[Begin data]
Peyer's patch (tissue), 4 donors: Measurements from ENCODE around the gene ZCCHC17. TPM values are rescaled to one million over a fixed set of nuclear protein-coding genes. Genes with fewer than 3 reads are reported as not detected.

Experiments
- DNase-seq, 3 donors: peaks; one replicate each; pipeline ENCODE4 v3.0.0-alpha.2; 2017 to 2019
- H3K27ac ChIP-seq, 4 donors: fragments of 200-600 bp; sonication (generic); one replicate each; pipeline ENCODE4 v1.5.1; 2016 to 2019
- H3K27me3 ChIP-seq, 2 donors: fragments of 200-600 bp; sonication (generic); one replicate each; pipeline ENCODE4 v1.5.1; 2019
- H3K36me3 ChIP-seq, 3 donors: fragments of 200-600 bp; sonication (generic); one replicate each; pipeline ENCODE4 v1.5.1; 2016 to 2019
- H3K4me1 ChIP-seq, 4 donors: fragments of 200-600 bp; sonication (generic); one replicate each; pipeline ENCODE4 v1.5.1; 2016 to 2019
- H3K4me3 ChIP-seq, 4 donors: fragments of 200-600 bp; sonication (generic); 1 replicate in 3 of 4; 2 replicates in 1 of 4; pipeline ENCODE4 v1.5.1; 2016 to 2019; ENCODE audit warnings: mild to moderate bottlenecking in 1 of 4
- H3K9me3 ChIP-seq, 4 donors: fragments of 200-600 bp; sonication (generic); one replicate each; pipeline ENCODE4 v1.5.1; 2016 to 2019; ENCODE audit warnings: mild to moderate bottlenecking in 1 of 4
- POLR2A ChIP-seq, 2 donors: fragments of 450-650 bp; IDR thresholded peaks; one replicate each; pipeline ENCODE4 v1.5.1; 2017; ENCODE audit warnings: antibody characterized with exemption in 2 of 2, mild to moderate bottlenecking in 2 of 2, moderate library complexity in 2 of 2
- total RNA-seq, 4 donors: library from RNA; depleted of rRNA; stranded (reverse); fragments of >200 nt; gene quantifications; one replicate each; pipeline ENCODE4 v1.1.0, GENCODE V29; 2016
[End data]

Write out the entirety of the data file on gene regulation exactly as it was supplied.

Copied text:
Peyer's patch (tissue), 4 donors: Measurements from ENCODE around the gene ZCCHC17. TPM values are rescaled to one million over a fixed set of nuclear protein-coding genes. Genes with fewer than 3 reads are reported as not detected.

Experiments
- DNase-seq, 3 donors: peaks; one replicate each; pipeline ENCODE4 v3.0.0-alpha.2; 2017 to 2019
- H3K27ac ChIP-seq, 4 donors: fragments of 200-600 bp; sonication (generic); one replicate each; pipeline ENCODE4 v1.5.1; 2016 to 2019
- H3K27me3 ChIP-seq, 2 donors: fragments of 200-600 bp; sonication (generic); one replicate each; pipeline ENCODE4 v1.5.1; 2019
- H3K36me3 ChIP-seq, 3 donors: fragments of 200-600 bp; sonication (generic); one replicate each; pipeline ENCODE4 v1.5.1; 2016 to 2019
- H3K4me1 ChIP-seq, 4 donors: fragments of 200-600 bp; sonication (generic); one replicate each; pipeline ENCODE4 v1.5.1; 2016 to 2019
- H3K4me3 ChIP-seq, 4 donors: fragments of 200-600 bp; sonication (generic); 1 replicate in 3 of 4; 2 replicates in 1 of 4; pipeline ENCODE4 v1.5.1; 2016 to 2019; ENCODE audit warnings: mild to moderate bottlenecking in 1 of 4
- H3K9me3 ChIP-seq, 4 donors: fragments of 200-600 bp; sonication (generic); one replicate each; pipeline ENCODE4 v1.5.1; 2016 to 2019; ENCODE audit warnings: mild to moderate bottlenecking in 1 of 4
- POLR2A ChIP-seq, 2 donors: fragments of 450-650 bp; IDR thresholded peaks; one replicate each; pipeline ENCODE4 v1.5.1; 2017; ENCODE audit warnings: antibody characterized with exemption in 2 of 2, mild to moderate bottlenecking in 2 of 2, moderate library complexity in 2 of 2
- total RNA-seq, 4 donors: library from RNA; depleted of rRNA; stranded (reverse); fragments of >200 nt; gene quantifications; one replicate each; pipeline ENCODE4 v1.1.0, GENCODE V29; 2016